Reviewers should complete their reviews within a specified timeframe.
Disclosure and Conflicts of Interest
Reviewers should not review manuscripts in which they have conflicts of interest resulting from competitive, collaborative, or other relationships or connections with any of the authors, companies, or institutions connected to the papers.
Action the editors will take in event of malpractice
When suspicion or allegations arise regarding any of misstatement or malpractice, the editors will ideally, address such issues after submission and prior to publication. Editors will investigate suspicions and any allegations made and reach a conclusion on the basis of those investigations.
When the editors suspect an ethics violation may exist in relation to an article submitted or allegation concerning a submitted article, the editors will take the following steps:
1. Editors, as a matter of due process, will raise the issue with the corresponding author and in some cases with a specific co-author whose actions are complained about— in some circumstances all co-authors of the article in question may need to be contacted. Editors will seek an explanation and, where necessary, the provision of evidence supporting that explanation.
2. Editors will also seek an explanation from, and the views of, any complainant together, where necessary, with evidence supporting that explanation.
3. Editors will seek the complainant’s views on any explanation and evidence provided by the author. Similarly, editors will seek the views of the author on any explanation and evidence provided by the complainant.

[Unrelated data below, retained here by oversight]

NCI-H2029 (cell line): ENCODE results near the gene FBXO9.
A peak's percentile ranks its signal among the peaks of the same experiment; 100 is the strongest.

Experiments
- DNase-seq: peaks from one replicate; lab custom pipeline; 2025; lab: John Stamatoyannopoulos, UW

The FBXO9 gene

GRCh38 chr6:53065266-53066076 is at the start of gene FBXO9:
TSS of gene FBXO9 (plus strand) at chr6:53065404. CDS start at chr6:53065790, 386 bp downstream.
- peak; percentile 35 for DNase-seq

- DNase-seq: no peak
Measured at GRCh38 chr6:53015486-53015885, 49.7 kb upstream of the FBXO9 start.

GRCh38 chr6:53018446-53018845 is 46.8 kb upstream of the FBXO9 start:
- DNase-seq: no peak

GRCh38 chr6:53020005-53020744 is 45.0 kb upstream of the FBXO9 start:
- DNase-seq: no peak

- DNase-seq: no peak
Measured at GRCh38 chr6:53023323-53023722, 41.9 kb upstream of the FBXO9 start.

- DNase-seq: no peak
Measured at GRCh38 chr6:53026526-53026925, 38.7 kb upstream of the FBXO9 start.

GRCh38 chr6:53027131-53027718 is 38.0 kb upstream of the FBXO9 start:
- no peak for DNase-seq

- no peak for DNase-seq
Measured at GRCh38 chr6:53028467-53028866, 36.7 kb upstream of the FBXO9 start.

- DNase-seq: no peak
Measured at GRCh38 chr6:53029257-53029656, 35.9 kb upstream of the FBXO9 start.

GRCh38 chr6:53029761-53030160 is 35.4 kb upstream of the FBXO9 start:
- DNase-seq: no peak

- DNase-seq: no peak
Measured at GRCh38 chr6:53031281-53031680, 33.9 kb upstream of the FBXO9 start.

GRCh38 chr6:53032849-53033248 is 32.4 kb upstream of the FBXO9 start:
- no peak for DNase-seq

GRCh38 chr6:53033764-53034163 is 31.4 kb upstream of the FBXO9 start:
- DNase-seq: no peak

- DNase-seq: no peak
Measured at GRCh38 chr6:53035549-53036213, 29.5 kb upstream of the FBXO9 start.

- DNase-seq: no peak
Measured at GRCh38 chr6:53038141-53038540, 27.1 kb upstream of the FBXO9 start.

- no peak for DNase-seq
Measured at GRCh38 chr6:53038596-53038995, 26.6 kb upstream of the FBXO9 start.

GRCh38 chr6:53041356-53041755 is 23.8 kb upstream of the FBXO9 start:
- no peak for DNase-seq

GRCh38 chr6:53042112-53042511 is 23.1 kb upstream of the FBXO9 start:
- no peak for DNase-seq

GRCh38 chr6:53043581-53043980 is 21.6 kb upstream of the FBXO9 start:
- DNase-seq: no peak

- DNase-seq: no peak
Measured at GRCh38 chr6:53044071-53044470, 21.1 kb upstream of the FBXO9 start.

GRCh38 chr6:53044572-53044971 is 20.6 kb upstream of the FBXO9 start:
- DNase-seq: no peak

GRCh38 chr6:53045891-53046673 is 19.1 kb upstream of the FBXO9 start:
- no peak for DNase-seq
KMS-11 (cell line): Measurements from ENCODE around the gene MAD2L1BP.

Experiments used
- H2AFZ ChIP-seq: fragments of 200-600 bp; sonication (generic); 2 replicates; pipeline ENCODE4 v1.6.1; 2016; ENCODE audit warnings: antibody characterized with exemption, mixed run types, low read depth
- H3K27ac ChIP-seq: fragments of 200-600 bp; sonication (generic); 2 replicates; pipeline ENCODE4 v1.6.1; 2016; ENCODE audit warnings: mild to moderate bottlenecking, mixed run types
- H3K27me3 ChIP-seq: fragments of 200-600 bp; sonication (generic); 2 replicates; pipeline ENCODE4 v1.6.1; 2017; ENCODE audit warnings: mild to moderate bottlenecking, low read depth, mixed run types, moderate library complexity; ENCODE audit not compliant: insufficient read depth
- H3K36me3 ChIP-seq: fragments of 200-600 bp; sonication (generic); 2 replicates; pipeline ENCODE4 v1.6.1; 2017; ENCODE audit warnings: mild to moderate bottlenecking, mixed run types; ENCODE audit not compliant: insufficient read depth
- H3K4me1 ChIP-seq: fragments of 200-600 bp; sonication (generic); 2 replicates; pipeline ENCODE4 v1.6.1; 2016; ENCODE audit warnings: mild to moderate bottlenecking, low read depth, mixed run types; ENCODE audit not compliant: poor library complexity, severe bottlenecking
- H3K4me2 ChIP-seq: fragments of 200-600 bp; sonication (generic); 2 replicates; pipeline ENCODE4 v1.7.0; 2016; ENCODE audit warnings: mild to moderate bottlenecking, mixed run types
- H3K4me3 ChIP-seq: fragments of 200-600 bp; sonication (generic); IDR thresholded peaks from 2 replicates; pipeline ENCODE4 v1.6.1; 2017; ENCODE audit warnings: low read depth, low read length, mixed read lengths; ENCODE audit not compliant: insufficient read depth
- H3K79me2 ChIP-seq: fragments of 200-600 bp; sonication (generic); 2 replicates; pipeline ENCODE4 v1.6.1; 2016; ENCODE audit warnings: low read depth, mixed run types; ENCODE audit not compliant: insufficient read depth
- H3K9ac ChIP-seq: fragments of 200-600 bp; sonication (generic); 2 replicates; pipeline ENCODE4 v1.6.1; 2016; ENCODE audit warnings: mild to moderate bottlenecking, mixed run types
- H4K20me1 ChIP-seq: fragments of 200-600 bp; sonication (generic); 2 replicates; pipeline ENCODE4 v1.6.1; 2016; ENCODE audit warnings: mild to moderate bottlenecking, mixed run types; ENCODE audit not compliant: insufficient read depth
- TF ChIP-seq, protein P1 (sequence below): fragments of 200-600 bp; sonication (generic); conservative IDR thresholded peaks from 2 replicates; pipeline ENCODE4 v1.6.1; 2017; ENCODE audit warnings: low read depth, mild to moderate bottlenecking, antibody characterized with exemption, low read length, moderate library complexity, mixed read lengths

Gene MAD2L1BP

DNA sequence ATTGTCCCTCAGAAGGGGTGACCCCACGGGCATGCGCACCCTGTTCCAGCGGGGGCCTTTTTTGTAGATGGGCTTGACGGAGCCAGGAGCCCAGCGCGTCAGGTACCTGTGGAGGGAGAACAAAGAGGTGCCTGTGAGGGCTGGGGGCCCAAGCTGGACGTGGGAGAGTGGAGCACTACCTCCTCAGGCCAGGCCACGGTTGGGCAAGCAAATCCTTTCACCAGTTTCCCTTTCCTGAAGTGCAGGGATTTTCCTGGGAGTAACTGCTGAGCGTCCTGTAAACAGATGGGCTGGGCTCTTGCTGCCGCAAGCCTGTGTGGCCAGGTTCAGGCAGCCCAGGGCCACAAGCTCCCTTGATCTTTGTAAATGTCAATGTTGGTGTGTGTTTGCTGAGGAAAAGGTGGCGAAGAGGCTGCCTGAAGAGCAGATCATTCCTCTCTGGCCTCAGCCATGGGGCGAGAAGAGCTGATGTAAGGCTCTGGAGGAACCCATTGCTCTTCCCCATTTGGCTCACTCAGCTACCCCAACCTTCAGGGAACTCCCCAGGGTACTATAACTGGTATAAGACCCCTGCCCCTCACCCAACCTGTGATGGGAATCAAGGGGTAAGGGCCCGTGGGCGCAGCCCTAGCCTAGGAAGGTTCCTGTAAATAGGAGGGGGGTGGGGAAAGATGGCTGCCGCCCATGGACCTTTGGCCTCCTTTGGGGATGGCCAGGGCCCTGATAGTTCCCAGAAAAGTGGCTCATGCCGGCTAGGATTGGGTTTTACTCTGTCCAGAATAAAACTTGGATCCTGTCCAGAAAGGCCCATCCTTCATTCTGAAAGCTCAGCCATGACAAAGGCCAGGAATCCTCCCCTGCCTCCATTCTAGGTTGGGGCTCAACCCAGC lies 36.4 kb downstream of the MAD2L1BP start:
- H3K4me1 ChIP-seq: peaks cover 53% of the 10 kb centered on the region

At this point in the investigation, Editors may be satisfied that there has been no ethical violation. If not, however, editors will continue to investigate the matter.
4. If the authors are unable to satisfy editors on a balance of probabilities that there has been no violation, then the editors will carry out further investigation. The depth of the investigation will vary from case to case, but may include the following steps:
- Further investigating any allegations made by third parties
- Speaking to colleagues of any author
- Speaking to officials at any institutions where the research in question was carried out
- Speaking to officials at any professional body or institution of which any author is a member
- Speaking to other leading experts in the field of research in question
- Speaking to members of the editorial advisory board of the journal
- Working with any professional body with an investigative mission such as the Committee on Publication Ethics (COPE)
Caution regarding defamation claims
In carrying out any investigation, editors will take great care to act fairly and objectively and not to defame any author (or complainant) in any way, which could give rise to legal liabilities, including damages. To avoid defamation claims by authors, editors will bear in mind the following guidelines in investigation: